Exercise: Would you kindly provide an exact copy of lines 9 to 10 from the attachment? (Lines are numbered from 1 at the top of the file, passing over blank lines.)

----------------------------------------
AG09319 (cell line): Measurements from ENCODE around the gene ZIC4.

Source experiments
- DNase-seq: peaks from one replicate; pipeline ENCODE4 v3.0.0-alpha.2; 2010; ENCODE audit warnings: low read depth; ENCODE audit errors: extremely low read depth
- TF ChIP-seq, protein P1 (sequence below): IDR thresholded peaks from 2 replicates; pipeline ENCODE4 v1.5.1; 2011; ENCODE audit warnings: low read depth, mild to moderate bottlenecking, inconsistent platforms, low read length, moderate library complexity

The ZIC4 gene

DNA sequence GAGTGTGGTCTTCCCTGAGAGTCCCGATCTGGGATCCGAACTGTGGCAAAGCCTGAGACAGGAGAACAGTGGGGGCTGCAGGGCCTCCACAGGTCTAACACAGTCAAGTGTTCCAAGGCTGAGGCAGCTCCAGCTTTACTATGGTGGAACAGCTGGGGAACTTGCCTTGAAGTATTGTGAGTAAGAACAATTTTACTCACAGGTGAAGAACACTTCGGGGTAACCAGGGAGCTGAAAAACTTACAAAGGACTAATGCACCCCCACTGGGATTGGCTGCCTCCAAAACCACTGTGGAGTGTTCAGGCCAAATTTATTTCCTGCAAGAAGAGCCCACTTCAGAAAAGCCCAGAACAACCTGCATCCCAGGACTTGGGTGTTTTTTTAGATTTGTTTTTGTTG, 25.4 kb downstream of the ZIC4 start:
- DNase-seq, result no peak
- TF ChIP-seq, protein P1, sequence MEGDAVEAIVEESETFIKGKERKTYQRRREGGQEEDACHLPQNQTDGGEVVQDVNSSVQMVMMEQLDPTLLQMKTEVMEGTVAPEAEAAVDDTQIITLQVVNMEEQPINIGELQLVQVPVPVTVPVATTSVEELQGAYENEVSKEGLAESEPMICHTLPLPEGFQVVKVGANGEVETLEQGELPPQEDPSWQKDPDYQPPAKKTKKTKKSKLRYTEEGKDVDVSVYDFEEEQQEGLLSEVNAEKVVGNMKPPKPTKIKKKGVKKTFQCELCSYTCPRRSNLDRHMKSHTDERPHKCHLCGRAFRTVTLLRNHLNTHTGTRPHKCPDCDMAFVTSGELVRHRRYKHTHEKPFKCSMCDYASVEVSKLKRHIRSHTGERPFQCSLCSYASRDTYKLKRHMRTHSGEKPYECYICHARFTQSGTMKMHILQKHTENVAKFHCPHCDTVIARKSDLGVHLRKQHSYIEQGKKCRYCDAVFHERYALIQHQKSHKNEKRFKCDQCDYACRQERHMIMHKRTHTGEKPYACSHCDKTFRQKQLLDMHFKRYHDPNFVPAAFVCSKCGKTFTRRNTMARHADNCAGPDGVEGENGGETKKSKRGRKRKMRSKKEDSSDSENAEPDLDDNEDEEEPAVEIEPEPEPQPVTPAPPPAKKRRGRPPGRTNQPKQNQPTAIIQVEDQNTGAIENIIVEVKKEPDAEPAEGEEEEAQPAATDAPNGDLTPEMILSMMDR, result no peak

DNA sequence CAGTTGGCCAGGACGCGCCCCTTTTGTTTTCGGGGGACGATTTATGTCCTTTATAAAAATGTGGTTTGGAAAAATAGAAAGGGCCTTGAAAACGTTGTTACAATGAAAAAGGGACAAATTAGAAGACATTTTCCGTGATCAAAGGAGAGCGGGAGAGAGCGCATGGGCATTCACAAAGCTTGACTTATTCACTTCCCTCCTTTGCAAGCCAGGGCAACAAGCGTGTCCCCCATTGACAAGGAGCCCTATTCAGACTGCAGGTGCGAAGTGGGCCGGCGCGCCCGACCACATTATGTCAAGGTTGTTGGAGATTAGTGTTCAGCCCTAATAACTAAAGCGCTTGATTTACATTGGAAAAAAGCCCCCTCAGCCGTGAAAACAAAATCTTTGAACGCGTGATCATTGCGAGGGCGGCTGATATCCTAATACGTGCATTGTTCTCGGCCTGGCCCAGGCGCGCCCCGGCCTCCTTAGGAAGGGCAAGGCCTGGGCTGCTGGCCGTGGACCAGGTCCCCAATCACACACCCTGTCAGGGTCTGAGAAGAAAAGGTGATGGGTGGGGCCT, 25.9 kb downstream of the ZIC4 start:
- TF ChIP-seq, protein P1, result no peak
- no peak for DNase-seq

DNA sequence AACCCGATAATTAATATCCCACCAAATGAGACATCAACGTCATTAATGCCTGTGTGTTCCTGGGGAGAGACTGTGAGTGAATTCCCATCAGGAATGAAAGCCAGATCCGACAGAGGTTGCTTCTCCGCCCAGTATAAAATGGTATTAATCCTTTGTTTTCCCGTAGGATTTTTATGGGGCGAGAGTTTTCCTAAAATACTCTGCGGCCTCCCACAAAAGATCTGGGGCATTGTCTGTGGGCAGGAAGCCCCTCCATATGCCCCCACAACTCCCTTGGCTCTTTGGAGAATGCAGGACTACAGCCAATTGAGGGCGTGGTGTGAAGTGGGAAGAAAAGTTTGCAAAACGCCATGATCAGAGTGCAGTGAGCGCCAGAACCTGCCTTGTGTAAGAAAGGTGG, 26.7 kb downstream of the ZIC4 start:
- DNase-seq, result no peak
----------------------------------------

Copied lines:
DNA sequence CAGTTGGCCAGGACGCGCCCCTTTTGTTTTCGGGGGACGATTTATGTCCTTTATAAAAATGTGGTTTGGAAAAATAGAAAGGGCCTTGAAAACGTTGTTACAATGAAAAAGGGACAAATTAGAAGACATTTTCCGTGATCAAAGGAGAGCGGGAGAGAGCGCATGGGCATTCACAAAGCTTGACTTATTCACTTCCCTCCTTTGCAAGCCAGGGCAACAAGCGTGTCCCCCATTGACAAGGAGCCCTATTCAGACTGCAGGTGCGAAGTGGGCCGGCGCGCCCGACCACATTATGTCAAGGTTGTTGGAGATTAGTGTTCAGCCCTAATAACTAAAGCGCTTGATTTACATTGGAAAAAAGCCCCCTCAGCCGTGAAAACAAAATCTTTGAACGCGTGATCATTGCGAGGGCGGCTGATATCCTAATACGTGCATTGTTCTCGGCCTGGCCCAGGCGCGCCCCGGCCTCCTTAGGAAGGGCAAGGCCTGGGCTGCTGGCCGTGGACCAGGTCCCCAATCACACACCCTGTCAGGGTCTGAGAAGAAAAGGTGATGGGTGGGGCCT, 25.9 kb downstream of the ZIC4 start:
- TF ChIP-seq, protein P1, result no peak